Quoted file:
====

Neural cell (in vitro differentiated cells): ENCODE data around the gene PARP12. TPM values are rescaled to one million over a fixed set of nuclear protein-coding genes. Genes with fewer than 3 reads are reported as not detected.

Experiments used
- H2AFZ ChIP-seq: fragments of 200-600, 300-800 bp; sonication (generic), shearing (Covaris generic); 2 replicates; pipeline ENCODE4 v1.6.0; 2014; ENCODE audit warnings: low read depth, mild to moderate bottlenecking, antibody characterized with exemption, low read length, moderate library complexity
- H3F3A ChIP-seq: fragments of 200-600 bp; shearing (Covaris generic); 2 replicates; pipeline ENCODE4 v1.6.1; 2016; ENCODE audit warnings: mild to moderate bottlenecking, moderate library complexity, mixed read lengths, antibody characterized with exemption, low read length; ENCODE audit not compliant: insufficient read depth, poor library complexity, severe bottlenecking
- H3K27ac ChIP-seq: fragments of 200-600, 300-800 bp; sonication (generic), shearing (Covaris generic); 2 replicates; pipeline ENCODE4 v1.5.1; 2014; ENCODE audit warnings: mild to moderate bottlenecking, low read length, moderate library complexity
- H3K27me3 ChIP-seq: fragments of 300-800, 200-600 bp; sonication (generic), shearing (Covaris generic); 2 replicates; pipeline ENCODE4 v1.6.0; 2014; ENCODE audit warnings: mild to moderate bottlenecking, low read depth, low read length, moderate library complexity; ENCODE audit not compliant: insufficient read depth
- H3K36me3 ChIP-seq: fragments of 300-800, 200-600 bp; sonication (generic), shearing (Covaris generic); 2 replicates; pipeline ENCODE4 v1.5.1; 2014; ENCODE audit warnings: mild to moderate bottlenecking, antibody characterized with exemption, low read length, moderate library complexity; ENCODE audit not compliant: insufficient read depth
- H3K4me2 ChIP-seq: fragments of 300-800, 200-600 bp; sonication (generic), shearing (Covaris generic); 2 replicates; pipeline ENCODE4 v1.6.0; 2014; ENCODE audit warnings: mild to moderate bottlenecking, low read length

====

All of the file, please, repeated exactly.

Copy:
Neural cell (in vitro differentiated cells): ENCODE data around the gene PARP12. TPM values are rescaled to one million over a fixed set of nuclear protein-coding genes. Genes with fewer than 3 reads are reported as not detected.

Experiments used
- H2AFZ ChIP-seq: fragments of 200-600, 300-800 bp; sonication (generic), shearing (Covaris generic); 2 replicates; pipeline ENCODE4 v1.6.0; 2014; ENCODE audit warnings: low read depth, mild to moderate bottlenecking, antibody characterized with exemption, low read length, moderate library complexity
- H3F3A ChIP-seq: fragments of 200-600 bp; shearing (Covaris generic); 2 replicates; pipeline ENCODE4 v1.6.1; 2016; ENCODE audit warnings: mild to moderate bottlenecking, moderate library complexity, mixed read lengths, antibody characterized with exemption, low read length; ENCODE audit not compliant: insufficient read depth, poor library complexity, severe bottlenecking
- H3K27ac ChIP-seq: fragments of 200-600, 300-800 bp; sonication (generic), shearing (Covaris generic); 2 replicates; pipeline ENCODE4 v1.5.1; 2014; ENCODE audit warnings: mild to moderate bottlenecking, low read length, moderate library complexity
- H3K27me3 ChIP-seq: fragments of 300-800, 200-600 bp; sonication (generic), shearing (Covaris generic); 2 replicates; pipeline ENCODE4 v1.6.0; 2014; ENCODE audit warnings: mild to moderate bottlenecking, low read depth, low read length, moderate library complexity; ENCODE audit not compliant: insufficient read depth
- H3K36me3 ChIP-seq: fragments of 300-800, 200-600 bp; sonication (generic), shearing (Covaris generic); 2 replicates; pipeline ENCODE4 v1.5.1; 2014; ENCODE audit warnings: mild to moderate bottlenecking, antibody characterized with exemption, low read length, moderate library complexity; ENCODE audit not compliant: insufficient read depth
- H3K4me2 ChIP-seq: fragments of 300-800, 200-600 bp; sonication (generic), shearing (Covaris generic); 2 replicates; pipeline ENCODE4 v1.6.0; 2014; ENCODE audit warnings: mild to moderate bottlenecking, low read length